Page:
MAVEN’s orbit gives it the most comprehensive view of the Martian atmosphere to date. Circling the red planet every 4.5 hours on an elliptical path, MAVEN passes close to the north and south poles at an inclination of 75 degrees. This allows MAVEN to gather a north-south swath of data with each pass. At the same time, Mars itself rotates eastward beneath MAVEN, giving the orbiter longitudinal coverage. The combination of MAVEN’s orbit and Mars’ daily rotation provides a complete picture of the Martian atmosphere every day.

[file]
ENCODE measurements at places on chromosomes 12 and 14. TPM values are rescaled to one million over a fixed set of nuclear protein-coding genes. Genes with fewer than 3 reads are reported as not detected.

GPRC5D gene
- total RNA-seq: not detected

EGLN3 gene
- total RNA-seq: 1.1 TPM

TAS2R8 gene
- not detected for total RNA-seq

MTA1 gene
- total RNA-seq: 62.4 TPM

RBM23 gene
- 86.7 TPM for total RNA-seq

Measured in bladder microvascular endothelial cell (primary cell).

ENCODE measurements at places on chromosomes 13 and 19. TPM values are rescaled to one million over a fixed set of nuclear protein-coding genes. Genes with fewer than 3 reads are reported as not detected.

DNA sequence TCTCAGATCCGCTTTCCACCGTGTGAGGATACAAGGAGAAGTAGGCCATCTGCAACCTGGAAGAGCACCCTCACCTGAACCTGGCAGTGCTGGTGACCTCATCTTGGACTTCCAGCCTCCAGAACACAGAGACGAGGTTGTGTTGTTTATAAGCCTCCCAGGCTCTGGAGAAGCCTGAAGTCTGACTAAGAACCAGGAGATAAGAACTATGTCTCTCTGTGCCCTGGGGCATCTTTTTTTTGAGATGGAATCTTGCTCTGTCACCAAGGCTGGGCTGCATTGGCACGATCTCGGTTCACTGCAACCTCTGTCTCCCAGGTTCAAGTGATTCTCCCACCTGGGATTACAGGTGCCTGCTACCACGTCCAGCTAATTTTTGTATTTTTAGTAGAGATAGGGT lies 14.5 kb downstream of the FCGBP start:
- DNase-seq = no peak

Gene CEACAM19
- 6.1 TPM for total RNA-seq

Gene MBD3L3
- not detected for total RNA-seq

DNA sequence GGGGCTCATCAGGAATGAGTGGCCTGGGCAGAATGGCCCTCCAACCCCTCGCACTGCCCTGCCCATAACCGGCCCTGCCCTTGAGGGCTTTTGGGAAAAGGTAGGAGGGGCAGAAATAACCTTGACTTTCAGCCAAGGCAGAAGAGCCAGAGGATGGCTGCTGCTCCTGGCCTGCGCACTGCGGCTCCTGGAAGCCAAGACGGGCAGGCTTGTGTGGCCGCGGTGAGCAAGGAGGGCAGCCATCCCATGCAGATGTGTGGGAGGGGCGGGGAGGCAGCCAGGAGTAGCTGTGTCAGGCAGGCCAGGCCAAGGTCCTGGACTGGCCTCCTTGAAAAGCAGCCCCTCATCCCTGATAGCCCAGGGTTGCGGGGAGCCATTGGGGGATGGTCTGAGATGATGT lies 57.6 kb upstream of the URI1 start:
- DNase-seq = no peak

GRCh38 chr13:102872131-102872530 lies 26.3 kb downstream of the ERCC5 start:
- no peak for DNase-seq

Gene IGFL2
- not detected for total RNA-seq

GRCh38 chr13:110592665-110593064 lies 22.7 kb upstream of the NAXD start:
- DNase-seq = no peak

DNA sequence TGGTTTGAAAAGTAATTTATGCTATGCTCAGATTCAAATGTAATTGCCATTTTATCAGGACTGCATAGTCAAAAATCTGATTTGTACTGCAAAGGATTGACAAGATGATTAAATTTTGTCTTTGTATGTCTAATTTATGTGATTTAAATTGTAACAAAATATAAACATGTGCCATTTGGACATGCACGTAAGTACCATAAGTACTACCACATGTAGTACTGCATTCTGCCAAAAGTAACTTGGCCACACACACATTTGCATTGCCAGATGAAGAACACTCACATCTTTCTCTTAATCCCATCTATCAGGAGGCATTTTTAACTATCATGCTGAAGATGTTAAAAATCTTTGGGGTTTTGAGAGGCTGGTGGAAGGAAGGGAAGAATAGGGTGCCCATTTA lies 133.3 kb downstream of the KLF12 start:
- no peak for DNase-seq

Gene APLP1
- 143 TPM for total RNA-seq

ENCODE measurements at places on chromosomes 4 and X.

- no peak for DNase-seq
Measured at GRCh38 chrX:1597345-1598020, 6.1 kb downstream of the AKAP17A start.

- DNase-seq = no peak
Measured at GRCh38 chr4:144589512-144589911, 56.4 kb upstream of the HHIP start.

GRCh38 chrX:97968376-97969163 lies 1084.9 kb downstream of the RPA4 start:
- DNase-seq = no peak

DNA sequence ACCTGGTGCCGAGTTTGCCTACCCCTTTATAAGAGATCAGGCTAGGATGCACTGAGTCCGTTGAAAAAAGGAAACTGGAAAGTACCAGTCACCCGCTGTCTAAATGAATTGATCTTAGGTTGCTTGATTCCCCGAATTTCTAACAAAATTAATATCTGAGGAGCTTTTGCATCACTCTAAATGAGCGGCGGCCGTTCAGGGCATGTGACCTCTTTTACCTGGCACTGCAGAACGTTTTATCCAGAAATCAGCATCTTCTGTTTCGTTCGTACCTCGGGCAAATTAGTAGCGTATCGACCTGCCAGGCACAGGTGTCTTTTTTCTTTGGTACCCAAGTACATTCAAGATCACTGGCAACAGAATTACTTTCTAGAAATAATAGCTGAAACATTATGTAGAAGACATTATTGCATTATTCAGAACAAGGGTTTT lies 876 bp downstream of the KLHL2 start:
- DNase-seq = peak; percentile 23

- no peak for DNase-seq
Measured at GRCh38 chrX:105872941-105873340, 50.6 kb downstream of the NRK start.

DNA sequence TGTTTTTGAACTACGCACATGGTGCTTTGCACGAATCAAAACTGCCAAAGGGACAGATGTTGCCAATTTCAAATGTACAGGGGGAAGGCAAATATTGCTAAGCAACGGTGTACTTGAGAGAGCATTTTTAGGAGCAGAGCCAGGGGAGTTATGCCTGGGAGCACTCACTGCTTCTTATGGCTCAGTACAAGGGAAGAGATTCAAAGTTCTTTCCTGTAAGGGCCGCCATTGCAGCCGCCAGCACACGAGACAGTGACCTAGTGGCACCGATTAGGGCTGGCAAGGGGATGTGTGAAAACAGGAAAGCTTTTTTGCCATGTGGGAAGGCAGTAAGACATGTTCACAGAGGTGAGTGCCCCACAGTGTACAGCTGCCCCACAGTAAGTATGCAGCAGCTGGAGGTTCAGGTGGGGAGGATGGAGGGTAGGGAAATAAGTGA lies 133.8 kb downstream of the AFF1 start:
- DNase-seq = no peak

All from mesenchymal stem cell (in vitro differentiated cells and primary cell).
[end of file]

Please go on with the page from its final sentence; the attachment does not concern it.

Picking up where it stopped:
(Video credit: NASA’s Goddard Scientific Visualization Studio)
NASA Goddard
NASA – National Aeronautics and Space Administration

Ancient regions on Mars bear signs of abundant water—such as features resembling valleys and deltas, and minerals that only form in the presence of liquid water. Scientists think that billions of years ago, the atmosphere of Mars was much denser and warm enough to form rivers, lakes, and perhaps even oceans of water. As the planet cooled and lost its global magnetic field, the solar wind and solar storms eroded away to space a significant amount of the planet’s atmosphere, turning ‪#‎Mars‬ into the cold, arid desert we see today. The goal of MAVEN is to determine how much of Mars’ atmosphere and water have been lost to space, and how these processes have changed the climate on the Red Planet over its history.

NASA’s Van Allen Probes Revolutionize View of Radiation Belts